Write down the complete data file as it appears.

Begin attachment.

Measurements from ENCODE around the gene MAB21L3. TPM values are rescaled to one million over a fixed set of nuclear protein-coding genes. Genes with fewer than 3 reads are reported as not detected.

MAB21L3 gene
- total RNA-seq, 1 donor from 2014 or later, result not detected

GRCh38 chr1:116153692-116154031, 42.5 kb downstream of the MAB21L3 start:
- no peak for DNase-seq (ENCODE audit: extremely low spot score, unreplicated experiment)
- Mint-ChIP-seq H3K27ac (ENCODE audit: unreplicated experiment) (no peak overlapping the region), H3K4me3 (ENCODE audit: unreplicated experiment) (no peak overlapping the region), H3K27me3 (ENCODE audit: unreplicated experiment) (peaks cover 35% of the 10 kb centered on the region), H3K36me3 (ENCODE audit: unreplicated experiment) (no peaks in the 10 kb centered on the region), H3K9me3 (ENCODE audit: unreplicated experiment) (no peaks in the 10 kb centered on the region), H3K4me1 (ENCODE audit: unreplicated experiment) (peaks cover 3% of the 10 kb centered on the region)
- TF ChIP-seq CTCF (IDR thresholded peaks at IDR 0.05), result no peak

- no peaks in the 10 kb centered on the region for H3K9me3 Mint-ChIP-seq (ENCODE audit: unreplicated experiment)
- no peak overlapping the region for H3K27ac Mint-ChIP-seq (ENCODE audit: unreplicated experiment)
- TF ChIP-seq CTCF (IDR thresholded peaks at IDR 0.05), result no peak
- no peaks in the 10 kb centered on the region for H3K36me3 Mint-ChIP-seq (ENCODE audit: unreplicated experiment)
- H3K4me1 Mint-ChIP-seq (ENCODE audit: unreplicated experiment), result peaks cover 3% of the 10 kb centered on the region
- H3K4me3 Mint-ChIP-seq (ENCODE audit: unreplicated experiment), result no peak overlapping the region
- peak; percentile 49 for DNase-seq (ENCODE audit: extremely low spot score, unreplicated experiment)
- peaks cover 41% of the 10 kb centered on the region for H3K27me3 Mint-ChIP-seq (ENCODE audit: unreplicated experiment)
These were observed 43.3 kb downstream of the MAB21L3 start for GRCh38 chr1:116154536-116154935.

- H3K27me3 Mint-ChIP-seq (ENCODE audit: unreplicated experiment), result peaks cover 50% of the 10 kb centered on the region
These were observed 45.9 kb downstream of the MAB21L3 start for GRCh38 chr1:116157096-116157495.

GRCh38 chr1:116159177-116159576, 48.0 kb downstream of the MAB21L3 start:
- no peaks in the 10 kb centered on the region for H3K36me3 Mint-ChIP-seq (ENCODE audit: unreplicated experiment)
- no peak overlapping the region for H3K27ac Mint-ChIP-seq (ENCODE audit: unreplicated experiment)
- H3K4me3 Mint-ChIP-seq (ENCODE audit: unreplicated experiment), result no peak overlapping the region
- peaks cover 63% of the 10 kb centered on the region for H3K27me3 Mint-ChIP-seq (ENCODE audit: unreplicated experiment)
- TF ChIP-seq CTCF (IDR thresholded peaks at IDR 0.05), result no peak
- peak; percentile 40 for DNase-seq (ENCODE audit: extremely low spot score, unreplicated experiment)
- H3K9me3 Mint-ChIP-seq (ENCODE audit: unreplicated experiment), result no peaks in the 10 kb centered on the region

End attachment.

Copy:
Measurements from ENCODE around the gene MAB21L3. TPM values are rescaled to one million over a fixed set of nuclear protein-coding genes. Genes with fewer than 3 reads are reported as not detected.

MAB21L3 gene
- total RNA-seq, 1 donor from 2014 or later, result not detected

GRCh38 chr1:116153692-116154031, 42.5 kb downstream of the MAB21L3 start:
- no peak for DNase-seq (ENCODE audit: extremely low spot score, unreplicated experiment)
- Mint-ChIP-seq H3K27ac (ENCODE audit: unreplicated experiment) (no peak overlapping the region), H3K4me3 (ENCODE audit: unreplicated experiment) (no peak overlapping the region), H3K27me3 (ENCODE audit: unreplicated experiment) (peaks cover 35% of the 10 kb centered on the region), H3K36me3 (ENCODE audit: unreplicated experiment) (no peaks in the 10 kb centered on the region), H3K9me3 (ENCODE audit: unreplicated experiment) (no peaks in the 10 kb centered on the region), H3K4me1 (ENCODE audit: unreplicated experiment) (peaks cover 3% of the 10 kb centered on the region)
- TF ChIP-seq CTCF (IDR thresholded peaks at IDR 0.05), result no peak

- no peaks in the 10 kb centered on the region for H3K9me3 Mint-ChIP-seq (ENCODE audit: unreplicated experiment)
- no peak overlapping the region for H3K27ac Mint-ChIP-seq (ENCODE audit: unreplicated experiment)
- TF ChIP-seq CTCF (IDR thresholded peaks at IDR 0.05), result no peak
- no peaks in the 10 kb centered on the region for H3K36me3 Mint-ChIP-seq (ENCODE audit: unreplicated experiment)
- H3K4me1 Mint-ChIP-seq (ENCODE audit: unreplicated experiment), result peaks cover 3% of the 10 kb centered on the region
- H3K4me3 Mint-ChIP-seq (ENCODE audit: unreplicated experiment), result no peak overlapping the region
- peak; percentile 49 for DNase-seq (ENCODE audit: extremely low spot score, unreplicated experiment)
- peaks cover 41% of the 10 kb centered on the region for H3K27me3 Mint-ChIP-seq (ENCODE audit: unreplicated experiment)
These were observed 43.3 kb downstream of the MAB21L3 start for GRCh38 chr1:116154536-116154935.

- H3K27me3 Mint-ChIP-seq (ENCODE audit: unreplicated experiment), result peaks cover 50% of the 10 kb centered on the region
These were observed 45.9 kb downstream of the MAB21L3 start for GRCh38 chr1:116157096-116157495.

GRCh38 chr1:116159177-116159576, 48.0 kb downstream of the MAB21L3 start:
- no peaks in the 10 kb centered on the region for H3K36me3 Mint-ChIP-seq (ENCODE audit: unreplicated experiment)
- no peak overlapping the region for H3K27ac Mint-ChIP-seq (ENCODE audit: unreplicated experiment)
- H3K4me3 Mint-ChIP-seq (ENCODE audit: unreplicated experiment), result no peak overlapping the region
- peaks cover 63% of the 10 kb centered on the region for H3K27me3 Mint-ChIP-seq (ENCODE audit: unreplicated experiment)
- TF ChIP-seq CTCF (IDR thresholded peaks at IDR 0.05), result no peak
- peak; percentile 40 for DNase-seq (ENCODE audit: extremely low spot score, unreplicated experiment)
- H3K9me3 Mint-ChIP-seq (ENCODE audit: unreplicated experiment), result no peaks in the 10 kb centered on the region